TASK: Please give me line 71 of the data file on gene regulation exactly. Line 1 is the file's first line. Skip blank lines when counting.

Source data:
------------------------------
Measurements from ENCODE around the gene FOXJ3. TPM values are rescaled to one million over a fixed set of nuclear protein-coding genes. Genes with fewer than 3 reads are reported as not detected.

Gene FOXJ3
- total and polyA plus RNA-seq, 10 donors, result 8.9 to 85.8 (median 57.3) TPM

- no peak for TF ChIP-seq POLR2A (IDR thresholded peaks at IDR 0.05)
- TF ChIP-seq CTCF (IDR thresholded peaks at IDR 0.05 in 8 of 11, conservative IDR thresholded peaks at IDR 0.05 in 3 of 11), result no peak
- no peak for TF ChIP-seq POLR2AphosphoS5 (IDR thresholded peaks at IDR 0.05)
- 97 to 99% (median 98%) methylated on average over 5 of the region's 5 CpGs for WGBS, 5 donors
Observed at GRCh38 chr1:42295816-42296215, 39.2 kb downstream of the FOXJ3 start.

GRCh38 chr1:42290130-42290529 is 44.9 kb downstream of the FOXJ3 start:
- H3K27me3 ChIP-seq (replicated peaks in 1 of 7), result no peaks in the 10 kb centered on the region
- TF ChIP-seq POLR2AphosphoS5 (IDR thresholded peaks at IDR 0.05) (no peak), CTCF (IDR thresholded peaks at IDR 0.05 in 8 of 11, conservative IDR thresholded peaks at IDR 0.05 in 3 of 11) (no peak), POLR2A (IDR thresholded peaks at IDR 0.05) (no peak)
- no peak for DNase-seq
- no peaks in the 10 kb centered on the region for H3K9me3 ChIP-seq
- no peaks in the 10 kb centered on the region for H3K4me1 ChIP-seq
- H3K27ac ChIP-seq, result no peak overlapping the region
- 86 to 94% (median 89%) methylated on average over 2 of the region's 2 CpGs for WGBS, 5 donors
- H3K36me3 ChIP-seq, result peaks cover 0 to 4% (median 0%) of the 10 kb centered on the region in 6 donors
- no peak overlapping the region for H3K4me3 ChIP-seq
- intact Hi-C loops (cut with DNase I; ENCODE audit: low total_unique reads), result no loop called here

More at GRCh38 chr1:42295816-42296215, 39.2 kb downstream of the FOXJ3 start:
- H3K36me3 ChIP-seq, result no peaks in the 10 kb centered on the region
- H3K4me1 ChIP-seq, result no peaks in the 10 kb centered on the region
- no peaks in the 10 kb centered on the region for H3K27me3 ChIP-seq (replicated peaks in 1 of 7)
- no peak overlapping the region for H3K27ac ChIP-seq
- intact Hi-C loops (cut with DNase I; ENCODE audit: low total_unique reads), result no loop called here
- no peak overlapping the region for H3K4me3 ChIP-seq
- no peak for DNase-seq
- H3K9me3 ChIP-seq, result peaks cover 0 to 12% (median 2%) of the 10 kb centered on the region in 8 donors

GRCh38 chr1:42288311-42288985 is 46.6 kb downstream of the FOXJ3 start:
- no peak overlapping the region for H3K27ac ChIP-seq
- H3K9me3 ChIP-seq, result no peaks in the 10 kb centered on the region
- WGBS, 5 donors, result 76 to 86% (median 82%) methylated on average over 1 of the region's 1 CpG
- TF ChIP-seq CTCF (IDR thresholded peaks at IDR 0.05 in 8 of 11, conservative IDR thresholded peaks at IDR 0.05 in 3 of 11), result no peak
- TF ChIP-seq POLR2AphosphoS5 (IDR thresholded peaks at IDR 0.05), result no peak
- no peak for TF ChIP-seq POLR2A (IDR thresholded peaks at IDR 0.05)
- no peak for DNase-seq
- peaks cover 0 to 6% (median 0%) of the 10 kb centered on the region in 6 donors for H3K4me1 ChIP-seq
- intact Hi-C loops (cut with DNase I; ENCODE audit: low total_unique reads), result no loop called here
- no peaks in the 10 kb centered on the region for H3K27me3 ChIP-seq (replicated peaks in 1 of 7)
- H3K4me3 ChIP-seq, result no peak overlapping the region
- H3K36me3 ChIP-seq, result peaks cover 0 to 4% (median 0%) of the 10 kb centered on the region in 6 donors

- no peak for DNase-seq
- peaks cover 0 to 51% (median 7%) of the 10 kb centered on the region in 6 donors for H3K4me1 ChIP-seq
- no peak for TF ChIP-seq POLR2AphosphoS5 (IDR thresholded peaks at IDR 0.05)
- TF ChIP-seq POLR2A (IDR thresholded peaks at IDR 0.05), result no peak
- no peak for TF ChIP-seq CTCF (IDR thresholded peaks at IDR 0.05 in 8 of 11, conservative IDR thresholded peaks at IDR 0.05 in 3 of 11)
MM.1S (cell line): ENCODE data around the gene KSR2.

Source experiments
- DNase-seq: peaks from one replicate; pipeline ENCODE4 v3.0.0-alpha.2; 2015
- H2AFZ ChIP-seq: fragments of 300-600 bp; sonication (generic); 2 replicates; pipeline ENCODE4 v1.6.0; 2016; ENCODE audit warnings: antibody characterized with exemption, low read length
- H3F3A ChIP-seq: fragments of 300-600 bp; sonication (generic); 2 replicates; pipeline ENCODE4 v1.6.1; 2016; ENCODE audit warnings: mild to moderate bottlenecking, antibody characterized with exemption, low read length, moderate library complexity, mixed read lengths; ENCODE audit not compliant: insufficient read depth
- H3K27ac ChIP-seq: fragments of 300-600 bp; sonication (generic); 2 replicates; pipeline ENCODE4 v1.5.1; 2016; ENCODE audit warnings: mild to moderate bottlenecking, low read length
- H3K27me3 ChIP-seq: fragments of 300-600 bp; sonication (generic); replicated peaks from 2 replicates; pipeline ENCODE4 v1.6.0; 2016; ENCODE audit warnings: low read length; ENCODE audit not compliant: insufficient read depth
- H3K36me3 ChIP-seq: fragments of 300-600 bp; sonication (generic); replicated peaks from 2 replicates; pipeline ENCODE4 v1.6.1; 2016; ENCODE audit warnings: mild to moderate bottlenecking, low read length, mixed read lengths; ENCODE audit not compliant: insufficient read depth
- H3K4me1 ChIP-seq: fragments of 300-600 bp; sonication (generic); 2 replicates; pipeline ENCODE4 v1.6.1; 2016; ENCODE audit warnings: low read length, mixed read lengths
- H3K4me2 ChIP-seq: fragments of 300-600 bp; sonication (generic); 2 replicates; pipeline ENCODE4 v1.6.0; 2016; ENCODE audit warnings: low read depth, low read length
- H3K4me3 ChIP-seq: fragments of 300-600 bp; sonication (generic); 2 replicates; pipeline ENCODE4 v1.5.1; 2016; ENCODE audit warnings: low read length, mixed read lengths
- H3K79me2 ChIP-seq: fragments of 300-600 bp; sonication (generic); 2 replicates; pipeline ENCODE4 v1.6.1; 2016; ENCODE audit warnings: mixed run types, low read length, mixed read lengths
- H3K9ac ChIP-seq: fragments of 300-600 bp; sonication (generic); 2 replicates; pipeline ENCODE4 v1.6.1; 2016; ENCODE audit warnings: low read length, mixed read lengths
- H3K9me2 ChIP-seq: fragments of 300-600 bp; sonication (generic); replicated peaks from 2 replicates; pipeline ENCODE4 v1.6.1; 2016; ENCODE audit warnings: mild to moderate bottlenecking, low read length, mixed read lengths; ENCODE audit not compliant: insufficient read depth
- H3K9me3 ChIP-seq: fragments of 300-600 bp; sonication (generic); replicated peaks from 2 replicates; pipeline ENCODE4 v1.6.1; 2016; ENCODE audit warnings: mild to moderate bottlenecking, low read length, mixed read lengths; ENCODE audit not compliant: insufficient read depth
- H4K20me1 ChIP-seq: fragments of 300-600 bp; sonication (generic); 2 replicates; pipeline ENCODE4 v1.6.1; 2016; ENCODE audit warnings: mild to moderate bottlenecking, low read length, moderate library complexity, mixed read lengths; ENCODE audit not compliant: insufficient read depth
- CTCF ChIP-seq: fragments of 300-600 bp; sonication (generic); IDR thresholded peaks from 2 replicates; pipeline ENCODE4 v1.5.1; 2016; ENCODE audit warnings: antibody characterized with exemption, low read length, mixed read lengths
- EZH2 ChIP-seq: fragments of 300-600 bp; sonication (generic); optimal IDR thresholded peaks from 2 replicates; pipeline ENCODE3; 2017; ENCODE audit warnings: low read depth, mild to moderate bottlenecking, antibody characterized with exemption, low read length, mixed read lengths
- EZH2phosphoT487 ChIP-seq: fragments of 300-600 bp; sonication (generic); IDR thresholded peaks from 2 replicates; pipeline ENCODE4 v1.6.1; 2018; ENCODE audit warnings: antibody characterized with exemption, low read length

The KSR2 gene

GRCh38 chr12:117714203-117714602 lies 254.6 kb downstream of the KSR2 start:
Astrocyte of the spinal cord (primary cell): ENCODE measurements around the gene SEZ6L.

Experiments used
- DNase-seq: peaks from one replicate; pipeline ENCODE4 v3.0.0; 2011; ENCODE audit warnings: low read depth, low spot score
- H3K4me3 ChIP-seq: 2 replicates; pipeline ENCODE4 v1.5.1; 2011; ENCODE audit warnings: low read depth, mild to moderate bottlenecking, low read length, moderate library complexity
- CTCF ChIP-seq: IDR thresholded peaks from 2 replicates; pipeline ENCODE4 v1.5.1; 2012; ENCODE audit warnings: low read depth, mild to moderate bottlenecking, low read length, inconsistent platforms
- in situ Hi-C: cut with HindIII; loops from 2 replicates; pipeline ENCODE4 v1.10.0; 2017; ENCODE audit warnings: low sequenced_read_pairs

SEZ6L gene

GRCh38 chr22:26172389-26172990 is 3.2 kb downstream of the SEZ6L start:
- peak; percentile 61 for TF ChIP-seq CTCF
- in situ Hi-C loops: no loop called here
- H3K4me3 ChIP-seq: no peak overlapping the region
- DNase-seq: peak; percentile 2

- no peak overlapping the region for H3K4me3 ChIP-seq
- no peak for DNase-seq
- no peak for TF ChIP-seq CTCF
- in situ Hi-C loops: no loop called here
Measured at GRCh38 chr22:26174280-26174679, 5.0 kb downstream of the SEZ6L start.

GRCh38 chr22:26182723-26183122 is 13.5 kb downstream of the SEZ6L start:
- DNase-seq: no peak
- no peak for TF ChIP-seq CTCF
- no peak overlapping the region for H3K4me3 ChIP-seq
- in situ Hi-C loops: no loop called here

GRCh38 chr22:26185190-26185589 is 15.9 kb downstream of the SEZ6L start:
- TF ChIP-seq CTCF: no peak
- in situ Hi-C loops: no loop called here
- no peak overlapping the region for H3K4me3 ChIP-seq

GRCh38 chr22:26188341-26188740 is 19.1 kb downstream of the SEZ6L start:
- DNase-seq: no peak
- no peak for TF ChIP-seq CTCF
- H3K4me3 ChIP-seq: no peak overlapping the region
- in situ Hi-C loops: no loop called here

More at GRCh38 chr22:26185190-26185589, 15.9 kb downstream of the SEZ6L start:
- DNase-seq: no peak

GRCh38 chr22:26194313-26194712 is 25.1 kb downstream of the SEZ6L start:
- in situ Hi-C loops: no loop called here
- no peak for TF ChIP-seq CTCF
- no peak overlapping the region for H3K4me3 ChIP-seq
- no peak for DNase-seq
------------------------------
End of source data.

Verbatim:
- H3K4me3 ChIP-seq: 2 replicates; pipeline ENCODE4 v1.5.1; 2011; ENCODE audit warnings: low read depth, mild to moderate bottlenecking, low read length, moderate library complexity